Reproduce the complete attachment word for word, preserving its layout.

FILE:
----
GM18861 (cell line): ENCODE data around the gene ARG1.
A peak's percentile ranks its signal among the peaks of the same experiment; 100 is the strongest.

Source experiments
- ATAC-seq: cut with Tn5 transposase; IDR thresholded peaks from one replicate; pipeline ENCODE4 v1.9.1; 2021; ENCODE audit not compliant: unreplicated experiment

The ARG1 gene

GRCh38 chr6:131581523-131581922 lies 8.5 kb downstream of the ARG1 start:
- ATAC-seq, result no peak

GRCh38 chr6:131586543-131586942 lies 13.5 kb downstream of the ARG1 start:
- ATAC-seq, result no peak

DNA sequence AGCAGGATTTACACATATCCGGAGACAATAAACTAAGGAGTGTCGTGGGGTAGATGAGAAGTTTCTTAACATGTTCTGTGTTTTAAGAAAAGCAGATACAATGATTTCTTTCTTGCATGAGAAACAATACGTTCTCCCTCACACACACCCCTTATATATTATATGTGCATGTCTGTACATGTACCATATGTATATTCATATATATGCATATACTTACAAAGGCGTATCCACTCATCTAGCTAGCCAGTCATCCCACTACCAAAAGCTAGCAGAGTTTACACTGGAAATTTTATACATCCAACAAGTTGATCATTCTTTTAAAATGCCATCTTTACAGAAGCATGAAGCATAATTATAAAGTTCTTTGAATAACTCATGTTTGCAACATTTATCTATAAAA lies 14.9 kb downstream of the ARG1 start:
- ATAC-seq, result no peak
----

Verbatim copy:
GM18861 (cell line): ENCODE data around the gene ARG1.
A peak's percentile ranks its signal among the peaks of the same experiment; 100 is the strongest.

Source experiments
- ATAC-seq: cut with Tn5 transposase; IDR thresholded peaks from one replicate; pipeline ENCODE4 v1.9.1; 2021; ENCODE audit not compliant: unreplicated experiment

The ARG1 gene

GRCh38 chr6:131581523-131581922 lies 8.5 kb downstream of the ARG1 start:
- ATAC-seq, result no peak

GRCh38 chr6:131586543-131586942 lies 13.5 kb downstream of the ARG1 start:
- ATAC-seq, result no peak

DNA sequence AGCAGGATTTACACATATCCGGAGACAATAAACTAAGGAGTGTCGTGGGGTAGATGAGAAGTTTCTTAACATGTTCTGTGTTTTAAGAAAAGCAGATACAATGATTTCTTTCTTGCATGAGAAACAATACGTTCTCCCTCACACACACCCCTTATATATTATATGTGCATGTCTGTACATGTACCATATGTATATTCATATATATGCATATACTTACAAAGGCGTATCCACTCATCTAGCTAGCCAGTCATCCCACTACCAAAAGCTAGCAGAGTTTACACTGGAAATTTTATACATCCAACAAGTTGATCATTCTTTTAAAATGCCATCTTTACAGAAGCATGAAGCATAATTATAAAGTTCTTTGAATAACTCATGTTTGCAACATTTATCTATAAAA lies 14.9 kb downstream of the ARG1 start:
- ATAC-seq, result no peak